American Intelligence; Too Big to Succeed?

June 5, 2010

“Character is like a tree and reputation like a shadow. The shadow is what we think of it; the tree is the real thing.” – Abraham Lincoln

The top Intelligence job in the national security arena has claimed another victim. Dennis Blair, Director of National Intelligence (DNI), titular head of the Intelligence Community (IC), has announced plans to retire. Pundits suggest his departure was not voluntary. Blair is seen as the fall guy for a string of recent Intelligence “failures,” the most recent of which was an attempted bombing of Times Square on 1 May. Ironically, Blair has no line or budget authority over any of the 16 disparate intelligence agencies; and, as a former military officer, he doesn’t have any political cover either. More culpable line officials like Leon Panetta (CIA) and Janet Napolitano (DHS) are both well-connected Democrats and thus less likely to be called to account.

A number of potential successors for Blair have surfaced, the most prominent of which is James Clapper. A former Air Force officer, Clapper is the current Undersecretary for Intelligence at DOD. Like Robert Gates, General Capper is a holdover from the Bush years and as such may not be a slam dunk for the job.

If credentials and experience mean anything, Clapper is well prepared. He began his military career as a Marine Corps grunt, transferred to ROTC at the University of Maryland and received a commission in the Air Force. He began his career as a signals (SIGINT) officer and he has favored the technical side of Intelligence ever since. He served as a combat aviator in Vietnam and rose to command a wing at the National Security Agency (NSA). He went on to become the chief of Air Force Intelligence and director of the Defense Intelligence Agency (DIA).

Clapper’s distinctive contribution to the Intelligence business is the National Geospatial Intelligence Agency. This little known technological wonder is the digital brains behind the American capability to locate, analyze, and target the enemy in real time. Indeed, this geo-strategic identification and strike capability is the new “gold standard” – a unique American intelligence capability.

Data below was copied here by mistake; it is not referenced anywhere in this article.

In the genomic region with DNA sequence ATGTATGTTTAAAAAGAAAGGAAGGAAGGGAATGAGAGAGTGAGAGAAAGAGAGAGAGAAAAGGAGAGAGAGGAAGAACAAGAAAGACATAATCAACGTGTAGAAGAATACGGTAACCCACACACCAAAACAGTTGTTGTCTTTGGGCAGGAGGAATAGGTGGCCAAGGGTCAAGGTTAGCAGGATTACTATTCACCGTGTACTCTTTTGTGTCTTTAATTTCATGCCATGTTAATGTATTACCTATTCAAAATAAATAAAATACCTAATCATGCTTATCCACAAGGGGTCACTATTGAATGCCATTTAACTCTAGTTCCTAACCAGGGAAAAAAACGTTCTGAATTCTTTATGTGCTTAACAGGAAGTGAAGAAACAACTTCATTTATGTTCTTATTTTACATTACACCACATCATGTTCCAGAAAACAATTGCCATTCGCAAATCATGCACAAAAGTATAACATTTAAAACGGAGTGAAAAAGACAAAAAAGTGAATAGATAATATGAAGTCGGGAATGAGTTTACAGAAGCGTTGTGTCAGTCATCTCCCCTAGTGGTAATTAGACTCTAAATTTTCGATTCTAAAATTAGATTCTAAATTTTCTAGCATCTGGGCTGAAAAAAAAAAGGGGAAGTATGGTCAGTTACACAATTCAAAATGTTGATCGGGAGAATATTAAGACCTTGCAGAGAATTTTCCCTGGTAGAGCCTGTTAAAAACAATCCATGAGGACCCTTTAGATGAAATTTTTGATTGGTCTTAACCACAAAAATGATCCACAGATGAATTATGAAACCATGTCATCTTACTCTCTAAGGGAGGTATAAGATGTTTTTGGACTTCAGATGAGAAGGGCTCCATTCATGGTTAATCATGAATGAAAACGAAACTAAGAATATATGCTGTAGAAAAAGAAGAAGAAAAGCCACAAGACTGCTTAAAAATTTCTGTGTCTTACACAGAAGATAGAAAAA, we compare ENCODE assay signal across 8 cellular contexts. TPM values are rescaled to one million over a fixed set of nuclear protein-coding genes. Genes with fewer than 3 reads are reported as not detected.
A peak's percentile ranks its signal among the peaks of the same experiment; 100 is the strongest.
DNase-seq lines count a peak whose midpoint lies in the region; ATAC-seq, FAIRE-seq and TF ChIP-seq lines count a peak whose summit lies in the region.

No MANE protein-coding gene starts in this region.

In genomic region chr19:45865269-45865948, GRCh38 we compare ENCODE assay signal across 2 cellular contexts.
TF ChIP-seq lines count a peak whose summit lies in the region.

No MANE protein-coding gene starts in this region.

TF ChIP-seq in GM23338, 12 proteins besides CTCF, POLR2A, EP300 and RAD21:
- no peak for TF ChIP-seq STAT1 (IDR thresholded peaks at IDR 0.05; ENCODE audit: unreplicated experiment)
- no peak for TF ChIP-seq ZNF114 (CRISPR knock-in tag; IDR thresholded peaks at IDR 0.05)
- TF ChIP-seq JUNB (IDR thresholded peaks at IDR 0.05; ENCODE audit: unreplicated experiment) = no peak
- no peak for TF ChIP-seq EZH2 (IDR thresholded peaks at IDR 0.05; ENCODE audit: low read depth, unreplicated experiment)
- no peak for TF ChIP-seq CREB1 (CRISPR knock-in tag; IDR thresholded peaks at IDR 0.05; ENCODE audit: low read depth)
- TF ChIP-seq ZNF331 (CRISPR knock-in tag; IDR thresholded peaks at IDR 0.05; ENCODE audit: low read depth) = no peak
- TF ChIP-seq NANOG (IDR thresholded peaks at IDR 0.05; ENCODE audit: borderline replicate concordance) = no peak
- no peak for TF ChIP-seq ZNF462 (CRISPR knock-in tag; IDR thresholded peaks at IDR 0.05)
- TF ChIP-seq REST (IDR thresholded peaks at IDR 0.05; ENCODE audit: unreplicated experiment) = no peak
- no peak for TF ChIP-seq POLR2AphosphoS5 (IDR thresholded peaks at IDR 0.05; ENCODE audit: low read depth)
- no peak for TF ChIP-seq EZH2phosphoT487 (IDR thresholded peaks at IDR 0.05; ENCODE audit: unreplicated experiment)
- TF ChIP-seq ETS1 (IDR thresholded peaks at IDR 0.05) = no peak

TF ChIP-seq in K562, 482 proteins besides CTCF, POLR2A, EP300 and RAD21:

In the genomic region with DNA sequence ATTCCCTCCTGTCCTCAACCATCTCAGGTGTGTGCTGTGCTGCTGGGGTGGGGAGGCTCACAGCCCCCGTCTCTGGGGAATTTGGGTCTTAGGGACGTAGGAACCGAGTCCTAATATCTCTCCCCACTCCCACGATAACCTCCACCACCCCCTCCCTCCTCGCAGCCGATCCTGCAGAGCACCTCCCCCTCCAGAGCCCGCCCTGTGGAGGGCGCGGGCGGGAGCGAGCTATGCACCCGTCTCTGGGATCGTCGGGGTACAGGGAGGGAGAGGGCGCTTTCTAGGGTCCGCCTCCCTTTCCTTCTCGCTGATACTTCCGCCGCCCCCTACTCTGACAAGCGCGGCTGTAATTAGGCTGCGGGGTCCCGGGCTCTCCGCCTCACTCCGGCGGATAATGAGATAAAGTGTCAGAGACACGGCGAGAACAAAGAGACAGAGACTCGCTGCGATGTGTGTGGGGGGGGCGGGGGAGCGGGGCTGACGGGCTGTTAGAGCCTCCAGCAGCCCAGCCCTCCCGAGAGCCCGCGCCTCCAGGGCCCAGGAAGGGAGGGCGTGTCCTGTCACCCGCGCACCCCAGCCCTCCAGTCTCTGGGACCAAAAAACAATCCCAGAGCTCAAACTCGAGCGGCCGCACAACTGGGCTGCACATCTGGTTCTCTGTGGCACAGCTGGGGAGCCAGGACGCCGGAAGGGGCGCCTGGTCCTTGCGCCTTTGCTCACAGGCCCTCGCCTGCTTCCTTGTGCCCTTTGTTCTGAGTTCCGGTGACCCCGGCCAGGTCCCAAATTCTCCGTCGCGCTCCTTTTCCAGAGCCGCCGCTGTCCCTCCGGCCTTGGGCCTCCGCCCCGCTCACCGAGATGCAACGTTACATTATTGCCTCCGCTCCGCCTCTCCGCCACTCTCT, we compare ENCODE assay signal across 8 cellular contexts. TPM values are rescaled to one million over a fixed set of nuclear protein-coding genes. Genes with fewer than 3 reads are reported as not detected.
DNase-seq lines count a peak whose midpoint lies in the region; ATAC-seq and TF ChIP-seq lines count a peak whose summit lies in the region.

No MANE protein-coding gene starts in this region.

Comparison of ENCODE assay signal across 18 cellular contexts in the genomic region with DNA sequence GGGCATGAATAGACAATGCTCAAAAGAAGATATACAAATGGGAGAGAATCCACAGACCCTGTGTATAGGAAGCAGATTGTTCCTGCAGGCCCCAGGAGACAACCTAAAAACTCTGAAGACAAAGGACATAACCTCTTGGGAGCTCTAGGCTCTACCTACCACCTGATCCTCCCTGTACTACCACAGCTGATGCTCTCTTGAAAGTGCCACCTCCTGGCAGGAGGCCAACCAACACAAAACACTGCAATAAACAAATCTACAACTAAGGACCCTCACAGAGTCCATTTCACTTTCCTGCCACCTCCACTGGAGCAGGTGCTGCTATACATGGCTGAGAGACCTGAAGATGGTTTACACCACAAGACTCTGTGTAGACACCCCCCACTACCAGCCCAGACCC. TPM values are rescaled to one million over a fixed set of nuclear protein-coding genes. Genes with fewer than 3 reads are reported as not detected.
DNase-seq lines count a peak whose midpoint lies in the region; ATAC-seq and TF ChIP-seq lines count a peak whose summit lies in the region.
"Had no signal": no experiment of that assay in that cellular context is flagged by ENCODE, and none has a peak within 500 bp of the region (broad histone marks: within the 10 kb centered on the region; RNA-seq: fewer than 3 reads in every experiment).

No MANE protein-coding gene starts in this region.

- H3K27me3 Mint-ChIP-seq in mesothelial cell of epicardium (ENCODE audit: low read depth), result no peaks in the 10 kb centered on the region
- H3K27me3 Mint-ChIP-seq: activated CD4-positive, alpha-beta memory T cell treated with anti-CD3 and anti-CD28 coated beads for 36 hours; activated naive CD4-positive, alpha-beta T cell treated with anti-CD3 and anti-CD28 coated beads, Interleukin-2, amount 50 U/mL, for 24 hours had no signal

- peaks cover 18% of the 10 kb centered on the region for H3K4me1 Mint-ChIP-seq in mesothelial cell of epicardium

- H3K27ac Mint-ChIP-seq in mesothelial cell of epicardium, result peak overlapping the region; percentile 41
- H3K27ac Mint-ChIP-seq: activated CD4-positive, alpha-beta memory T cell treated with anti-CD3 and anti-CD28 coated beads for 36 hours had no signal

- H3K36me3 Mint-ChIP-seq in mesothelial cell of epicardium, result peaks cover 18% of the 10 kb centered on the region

Officers like Clapper are known as “mustangs,” soldiers with pedestrian blood lines who rise through the ranks. He was a former enlisted man, he did not go to an elite university, and he did not graduate from one of the prestigious military academies. In short, he is not a “ring knocker,” not one of those military academy graduates with a sense of entitled promotions. Jim Clapper is a classic American success story; and unlike most of his contemporaries, a genuine Horatio Alger.

So why in the name of rationality would he want the worst job in Washington? The DNI has no real line authority and no budgetary means to control events in subordinate Intelligence agencies.

General Clapper’s motives will be examined in detail if he appears before Congress for confirmation. Beforehand, the long knives on the Hill and in the Press are already evident. Several politicians have already suggested that they would prefer the likes of Leon Panetta – or some other well-wired party loyalist. Those who argue for politicized managers seldom mention the fiasco cooked up by the ever sentient former CIA Director, George Tenent, for the 2002 National Intelligence Estimate (NIE) on Iraq; an “analysis” that was later used as the basis for Colin Powell’s disastrous and disingenuous presentation at the UN in 2003.

A faux controversy over DIA (1992-1995) is already evident.  In the early 90’s Clapper tried to reorient the analytical focus from area studies to more technical intelligence concerns, e.g., weapons systems. Consistent with his background, Clapper presumed to think that Intelligence ought to focus on the things it does well. If he believes that geo-strategic navel gazing and wishful thinking are better done elsewhere; he is probably right and politically incorrect at the same time. Recent NIE’s on Iraq and Iran provide more than ample evidence to support any skepticism about geo-political analysis that Clapper might have had. He may not have made poor decisions at DIA, but he did make enemies.

The analytical controversy is sure to accompany Clapper to his confirmation hearings if and when he is nominated. Critics hail from an agency that was formed from the detritus of the military intelligence agencies; four stovepipes that DIA was supposed to supersede. Yet, the Service intelligence agencies and DIA survive today – not without rancor. From the beginning, DIA was known within DOD as a “mushroom” factory, a moniker consistent with the original work space in the basement of the Pentagon. When most employees moved to Bolling AFB, cynics rechristened DIA as the “death star,” an  allusion to the fate of some careers and the black glass monolith which serves as the new workspace. Fools may be suffered gladly at DIA, then as now, but change was seldom among them.